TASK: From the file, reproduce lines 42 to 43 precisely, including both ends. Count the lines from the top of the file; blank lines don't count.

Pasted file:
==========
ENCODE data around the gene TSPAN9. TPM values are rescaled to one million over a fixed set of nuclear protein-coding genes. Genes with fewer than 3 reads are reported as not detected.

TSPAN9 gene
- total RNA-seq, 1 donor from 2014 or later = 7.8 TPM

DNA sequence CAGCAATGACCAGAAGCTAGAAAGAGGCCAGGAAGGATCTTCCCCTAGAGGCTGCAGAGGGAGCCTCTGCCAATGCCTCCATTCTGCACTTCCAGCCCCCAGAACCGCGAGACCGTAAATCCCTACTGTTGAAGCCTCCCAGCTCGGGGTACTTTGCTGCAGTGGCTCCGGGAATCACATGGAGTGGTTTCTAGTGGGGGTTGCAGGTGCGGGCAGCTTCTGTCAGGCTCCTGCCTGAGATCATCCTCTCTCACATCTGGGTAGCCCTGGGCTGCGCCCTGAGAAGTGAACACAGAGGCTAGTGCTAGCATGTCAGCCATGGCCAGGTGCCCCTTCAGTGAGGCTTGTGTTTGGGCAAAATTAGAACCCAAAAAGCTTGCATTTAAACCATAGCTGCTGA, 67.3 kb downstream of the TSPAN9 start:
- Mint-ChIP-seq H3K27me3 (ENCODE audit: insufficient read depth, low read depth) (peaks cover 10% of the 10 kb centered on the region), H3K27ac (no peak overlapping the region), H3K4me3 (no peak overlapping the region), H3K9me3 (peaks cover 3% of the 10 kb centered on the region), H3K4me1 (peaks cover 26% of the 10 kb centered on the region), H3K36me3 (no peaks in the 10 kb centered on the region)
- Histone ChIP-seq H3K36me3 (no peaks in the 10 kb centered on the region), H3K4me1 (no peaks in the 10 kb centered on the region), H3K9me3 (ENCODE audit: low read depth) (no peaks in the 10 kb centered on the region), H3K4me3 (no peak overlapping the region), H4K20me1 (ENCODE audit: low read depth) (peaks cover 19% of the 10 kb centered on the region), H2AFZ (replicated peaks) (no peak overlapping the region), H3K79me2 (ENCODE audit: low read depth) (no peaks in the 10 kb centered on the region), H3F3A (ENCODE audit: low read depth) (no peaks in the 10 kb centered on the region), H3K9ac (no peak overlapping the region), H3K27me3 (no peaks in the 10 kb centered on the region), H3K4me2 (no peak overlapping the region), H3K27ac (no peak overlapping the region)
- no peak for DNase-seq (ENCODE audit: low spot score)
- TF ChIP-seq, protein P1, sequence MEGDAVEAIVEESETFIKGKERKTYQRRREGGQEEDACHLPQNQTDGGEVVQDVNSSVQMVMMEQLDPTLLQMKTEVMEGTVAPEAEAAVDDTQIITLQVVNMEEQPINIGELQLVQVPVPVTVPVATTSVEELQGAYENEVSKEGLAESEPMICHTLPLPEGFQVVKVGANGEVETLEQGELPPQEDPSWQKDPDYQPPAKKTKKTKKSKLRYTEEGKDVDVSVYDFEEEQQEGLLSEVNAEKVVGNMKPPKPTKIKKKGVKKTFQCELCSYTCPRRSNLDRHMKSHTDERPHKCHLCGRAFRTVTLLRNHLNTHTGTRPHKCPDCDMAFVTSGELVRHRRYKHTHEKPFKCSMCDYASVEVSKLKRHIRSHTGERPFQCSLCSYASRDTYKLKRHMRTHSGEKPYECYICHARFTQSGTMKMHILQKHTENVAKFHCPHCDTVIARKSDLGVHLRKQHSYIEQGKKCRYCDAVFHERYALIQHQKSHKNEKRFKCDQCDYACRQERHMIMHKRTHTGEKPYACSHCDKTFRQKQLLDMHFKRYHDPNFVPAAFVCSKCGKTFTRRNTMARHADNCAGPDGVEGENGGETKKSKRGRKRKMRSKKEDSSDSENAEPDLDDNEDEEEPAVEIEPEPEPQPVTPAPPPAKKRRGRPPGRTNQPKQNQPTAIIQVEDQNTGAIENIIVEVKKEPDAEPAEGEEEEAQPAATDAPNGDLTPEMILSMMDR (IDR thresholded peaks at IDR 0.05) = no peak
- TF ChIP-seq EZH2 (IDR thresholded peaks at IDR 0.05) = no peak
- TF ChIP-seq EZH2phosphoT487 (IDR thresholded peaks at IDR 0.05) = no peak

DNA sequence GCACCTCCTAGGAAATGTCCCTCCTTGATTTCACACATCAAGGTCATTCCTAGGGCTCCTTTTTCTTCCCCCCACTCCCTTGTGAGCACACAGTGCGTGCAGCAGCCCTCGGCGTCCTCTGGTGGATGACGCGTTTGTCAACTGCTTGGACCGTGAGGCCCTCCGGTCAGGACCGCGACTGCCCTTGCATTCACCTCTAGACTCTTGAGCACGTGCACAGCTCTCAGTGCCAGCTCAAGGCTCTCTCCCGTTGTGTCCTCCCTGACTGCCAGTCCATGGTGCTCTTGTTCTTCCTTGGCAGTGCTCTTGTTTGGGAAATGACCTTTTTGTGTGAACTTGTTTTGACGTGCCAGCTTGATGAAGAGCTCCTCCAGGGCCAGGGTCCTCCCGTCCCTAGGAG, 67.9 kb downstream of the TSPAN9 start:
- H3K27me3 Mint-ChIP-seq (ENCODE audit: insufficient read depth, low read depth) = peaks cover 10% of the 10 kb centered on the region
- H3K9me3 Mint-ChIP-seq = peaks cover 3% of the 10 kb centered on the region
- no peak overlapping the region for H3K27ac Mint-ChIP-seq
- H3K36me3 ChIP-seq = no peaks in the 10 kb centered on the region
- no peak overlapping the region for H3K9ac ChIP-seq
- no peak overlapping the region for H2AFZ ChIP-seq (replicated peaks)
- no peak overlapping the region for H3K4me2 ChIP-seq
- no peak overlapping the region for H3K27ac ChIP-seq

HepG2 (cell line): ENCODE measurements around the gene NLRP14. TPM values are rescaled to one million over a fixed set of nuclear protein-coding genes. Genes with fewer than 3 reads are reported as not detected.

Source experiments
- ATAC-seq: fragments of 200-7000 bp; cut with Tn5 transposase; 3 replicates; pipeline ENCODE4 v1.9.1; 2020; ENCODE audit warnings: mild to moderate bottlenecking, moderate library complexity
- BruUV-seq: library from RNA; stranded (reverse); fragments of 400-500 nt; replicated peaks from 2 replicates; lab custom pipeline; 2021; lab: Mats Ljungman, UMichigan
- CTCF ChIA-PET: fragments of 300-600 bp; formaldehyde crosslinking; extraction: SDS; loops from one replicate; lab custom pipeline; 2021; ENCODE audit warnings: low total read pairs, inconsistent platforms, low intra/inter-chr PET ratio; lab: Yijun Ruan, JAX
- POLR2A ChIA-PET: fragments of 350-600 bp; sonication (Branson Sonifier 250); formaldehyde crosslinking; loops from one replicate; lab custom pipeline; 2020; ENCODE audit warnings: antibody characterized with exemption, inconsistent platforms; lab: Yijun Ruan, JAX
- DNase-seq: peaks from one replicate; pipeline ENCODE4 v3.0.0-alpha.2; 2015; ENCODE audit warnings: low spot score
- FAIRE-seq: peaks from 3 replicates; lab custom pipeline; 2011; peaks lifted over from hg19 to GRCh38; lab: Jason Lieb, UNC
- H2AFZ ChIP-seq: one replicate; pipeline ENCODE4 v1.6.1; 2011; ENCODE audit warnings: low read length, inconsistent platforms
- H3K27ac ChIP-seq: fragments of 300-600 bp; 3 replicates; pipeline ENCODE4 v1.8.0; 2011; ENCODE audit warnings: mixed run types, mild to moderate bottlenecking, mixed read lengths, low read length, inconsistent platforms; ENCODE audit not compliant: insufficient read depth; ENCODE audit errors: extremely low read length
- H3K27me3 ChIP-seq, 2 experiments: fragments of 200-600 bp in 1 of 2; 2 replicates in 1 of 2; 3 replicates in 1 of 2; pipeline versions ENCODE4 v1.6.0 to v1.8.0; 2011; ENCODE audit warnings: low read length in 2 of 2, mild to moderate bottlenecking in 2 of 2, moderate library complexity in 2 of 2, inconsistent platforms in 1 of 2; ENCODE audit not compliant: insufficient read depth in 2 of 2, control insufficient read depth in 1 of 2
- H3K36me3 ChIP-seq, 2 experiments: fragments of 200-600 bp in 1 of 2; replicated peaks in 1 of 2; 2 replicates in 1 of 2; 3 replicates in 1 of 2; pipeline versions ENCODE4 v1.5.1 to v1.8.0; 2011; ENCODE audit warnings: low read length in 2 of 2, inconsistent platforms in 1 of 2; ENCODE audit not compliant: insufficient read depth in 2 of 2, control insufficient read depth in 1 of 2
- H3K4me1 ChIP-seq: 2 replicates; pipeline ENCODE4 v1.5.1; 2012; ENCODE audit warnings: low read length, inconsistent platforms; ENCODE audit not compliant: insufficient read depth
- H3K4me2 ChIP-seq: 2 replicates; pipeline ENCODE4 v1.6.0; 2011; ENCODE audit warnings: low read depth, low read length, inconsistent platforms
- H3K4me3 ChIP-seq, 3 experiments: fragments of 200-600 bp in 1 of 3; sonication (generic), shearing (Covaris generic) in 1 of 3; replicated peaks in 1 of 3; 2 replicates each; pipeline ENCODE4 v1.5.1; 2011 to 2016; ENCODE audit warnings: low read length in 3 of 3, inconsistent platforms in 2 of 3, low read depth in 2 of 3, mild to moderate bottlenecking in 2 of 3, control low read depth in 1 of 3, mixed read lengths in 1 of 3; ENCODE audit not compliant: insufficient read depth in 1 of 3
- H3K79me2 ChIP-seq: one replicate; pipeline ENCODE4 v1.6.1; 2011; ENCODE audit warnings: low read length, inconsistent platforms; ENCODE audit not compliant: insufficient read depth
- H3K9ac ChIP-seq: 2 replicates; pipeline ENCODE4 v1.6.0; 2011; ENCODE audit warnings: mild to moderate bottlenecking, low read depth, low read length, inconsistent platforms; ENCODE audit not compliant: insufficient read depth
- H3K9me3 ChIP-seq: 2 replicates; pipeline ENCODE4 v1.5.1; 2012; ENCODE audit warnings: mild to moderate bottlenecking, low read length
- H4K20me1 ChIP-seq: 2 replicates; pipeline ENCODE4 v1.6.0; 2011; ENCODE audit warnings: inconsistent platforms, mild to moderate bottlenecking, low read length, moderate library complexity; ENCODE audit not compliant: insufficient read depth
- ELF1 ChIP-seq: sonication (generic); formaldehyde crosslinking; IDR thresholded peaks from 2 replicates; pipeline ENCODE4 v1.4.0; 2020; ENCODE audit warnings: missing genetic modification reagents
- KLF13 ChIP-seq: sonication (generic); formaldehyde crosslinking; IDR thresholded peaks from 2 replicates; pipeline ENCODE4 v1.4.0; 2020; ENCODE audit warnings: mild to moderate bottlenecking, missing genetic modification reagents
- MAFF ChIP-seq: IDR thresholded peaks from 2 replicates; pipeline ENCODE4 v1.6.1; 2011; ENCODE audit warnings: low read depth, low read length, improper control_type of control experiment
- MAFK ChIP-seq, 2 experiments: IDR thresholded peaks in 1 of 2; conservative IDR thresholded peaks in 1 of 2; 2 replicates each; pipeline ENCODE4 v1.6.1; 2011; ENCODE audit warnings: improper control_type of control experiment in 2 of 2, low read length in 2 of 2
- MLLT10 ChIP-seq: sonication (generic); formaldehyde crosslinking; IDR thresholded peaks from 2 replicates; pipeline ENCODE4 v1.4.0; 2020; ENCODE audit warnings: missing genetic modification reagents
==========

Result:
- MAFK ChIP-seq, 2 experiments: IDR thresholded peaks in 1 of 2; conservative IDR thresholded peaks in 1 of 2; 2 replicates each; pipeline ENCODE4 v1.6.1; 2011; ENCODE audit warnings: improper control_type of control experiment in 2 of 2, low read length in 2 of 2
- MLLT10 ChIP-seq: sonication (generic); formaldehyde crosslinking; IDR thresholded peaks from 2 replicates; pipeline ENCODE4 v1.4.0; 2020; ENCODE audit warnings: missing genetic modification reagents